The present crushing section is a conventional single-stage crushing system; however, the basic design provides for the addition of a screen, belt conveyor and secondary crusher with minimum stoppage of the mill and without any major modification in any of the basic structures. Note that both crushers are located so that they can be supervised by one operator. When the second crusher and screen are installed the mill will have a conventional two-stage closed circuit crushing section which will increase the overall mill capacity 20 to 40 percent. This expansion is already under way.

In the grinding circuit an additional ball mill is provided for on the other side of the classifier. With this installation and the conversion of the present 5′ x 8′ ball mill to a rod mill, a two-stage rod mill-ball mill grinding circuit is provided to give an expected increase in tonnage of around 50 to 75 percent, with lower power and maintenance cost per ton of ore treated. This installation can be made without affecting mill production during the construction period and without changing any conveyors or other major equipment in the grinding circuit.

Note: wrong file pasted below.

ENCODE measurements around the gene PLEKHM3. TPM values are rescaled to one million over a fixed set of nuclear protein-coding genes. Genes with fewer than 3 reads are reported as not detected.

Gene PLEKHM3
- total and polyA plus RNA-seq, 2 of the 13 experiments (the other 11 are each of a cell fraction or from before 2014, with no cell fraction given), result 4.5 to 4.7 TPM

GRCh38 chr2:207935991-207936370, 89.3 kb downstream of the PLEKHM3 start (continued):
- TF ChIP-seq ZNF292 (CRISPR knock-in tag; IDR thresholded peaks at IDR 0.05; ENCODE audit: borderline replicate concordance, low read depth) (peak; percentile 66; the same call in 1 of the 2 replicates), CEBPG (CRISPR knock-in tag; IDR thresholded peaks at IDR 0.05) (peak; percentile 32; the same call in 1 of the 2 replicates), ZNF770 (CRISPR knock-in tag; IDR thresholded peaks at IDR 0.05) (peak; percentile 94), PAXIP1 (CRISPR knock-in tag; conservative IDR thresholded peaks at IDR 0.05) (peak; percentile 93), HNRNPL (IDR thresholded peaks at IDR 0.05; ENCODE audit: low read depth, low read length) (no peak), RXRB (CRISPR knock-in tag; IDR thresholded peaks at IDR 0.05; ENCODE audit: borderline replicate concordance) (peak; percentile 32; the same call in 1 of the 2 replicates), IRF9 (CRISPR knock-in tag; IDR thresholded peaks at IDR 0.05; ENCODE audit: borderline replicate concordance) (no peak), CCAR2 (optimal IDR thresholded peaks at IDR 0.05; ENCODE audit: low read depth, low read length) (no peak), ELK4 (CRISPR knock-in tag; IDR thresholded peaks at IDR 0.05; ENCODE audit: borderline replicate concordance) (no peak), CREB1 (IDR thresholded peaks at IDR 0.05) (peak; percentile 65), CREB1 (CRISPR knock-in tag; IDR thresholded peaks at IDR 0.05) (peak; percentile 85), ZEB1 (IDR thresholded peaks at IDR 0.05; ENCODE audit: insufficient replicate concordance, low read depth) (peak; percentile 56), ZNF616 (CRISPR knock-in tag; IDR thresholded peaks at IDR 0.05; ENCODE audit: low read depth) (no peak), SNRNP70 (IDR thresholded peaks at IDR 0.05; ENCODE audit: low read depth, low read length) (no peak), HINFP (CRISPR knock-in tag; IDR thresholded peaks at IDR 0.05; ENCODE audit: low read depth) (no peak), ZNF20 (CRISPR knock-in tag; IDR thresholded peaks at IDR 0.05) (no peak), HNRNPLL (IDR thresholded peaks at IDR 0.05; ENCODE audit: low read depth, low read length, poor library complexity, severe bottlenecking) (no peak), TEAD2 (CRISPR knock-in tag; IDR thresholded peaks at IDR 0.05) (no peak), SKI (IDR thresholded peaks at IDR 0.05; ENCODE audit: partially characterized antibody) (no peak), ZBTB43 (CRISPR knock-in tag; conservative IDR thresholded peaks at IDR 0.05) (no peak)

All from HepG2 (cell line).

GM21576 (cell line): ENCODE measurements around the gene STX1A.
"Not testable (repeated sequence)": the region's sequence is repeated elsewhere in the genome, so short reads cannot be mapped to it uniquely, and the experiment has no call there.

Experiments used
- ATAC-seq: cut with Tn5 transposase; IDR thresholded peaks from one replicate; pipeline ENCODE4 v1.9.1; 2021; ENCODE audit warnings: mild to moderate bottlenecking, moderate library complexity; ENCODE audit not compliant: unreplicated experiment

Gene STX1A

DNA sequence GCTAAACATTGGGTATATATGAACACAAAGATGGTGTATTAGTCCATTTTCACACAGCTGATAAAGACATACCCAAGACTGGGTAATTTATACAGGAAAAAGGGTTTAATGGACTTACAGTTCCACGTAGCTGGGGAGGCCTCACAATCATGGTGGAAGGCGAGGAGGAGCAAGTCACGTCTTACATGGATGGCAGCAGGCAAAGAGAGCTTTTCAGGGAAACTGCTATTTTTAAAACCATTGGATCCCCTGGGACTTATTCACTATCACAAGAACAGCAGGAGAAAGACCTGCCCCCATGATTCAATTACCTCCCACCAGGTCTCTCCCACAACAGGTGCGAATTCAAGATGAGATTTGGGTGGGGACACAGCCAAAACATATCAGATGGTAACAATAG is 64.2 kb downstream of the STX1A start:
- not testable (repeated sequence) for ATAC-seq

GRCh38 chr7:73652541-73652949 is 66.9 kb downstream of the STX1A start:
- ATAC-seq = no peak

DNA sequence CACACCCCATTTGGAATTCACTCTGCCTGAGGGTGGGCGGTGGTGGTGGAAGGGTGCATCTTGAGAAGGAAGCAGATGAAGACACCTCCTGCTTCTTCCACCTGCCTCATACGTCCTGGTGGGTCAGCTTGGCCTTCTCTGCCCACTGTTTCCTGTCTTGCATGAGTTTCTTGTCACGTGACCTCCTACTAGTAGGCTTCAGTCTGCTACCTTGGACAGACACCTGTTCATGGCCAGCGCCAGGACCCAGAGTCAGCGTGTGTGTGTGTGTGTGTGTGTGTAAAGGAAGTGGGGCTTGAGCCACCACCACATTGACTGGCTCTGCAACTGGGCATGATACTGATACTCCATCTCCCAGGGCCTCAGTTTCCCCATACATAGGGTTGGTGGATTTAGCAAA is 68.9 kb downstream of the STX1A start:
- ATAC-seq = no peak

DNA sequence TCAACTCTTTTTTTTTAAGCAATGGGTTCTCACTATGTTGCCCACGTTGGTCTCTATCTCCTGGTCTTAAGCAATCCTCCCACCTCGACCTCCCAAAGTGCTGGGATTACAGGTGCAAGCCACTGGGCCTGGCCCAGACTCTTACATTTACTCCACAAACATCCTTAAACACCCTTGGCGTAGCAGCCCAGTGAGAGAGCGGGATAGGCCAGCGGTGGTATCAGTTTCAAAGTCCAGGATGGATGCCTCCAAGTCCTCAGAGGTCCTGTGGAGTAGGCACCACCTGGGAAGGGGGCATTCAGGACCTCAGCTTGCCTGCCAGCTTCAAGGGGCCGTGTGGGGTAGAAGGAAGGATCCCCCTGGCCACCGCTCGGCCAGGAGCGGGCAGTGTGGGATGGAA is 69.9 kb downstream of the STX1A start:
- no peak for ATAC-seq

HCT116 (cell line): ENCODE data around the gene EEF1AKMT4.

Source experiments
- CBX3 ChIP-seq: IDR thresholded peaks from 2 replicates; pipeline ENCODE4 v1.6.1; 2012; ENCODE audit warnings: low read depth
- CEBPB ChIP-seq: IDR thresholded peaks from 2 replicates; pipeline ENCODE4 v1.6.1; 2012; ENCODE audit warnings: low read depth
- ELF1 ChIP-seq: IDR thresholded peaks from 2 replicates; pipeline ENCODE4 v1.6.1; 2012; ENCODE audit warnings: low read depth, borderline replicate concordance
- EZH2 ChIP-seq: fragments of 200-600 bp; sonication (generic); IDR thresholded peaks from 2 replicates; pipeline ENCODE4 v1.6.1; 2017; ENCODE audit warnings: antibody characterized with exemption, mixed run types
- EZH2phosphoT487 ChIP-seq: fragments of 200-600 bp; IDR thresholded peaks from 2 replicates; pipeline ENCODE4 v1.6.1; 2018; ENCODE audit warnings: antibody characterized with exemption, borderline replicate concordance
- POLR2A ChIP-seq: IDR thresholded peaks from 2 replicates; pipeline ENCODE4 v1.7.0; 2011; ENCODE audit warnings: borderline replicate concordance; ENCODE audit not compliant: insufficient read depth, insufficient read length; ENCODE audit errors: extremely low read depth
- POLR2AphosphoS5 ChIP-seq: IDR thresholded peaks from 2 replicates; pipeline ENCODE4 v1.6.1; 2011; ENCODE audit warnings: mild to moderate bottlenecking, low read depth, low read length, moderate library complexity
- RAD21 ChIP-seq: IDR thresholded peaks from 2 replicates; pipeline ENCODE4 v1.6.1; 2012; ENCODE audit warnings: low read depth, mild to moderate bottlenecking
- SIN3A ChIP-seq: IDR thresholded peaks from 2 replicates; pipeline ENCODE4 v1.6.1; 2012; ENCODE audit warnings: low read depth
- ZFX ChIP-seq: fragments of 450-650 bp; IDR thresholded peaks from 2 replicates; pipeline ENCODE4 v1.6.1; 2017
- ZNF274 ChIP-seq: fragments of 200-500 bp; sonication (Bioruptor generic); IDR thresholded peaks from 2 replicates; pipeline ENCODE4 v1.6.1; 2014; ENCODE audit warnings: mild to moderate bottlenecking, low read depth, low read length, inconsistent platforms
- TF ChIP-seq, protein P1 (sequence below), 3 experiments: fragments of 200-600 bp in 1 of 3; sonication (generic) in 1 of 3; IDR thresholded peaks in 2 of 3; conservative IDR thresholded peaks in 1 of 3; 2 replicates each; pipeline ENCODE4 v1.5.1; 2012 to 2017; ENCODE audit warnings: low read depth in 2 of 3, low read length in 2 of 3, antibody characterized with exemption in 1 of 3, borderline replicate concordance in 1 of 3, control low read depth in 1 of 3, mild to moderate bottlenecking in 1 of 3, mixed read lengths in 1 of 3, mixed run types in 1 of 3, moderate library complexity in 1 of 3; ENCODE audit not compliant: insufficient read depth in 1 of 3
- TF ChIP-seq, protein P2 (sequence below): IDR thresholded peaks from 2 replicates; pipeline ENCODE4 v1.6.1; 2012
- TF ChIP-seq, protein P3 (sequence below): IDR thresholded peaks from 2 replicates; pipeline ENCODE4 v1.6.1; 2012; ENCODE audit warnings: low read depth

Room has also been provided for additional flotation cells, thickeners and filters, and other miscellaneous equipment for handling the additional tonnage.

There are other features such as the location of the mill office near the master electrical controls, from which all major equipment is visible; providing overhead cranes above the flotation cells; balancing the lights between incandescent and fluorescent lights for improved visibility; access roads to all major sections or operating levels of the plant particularly to the grinding area; adequate drainage on all floors for easy cleaning; a large area for concentrate handling, etc.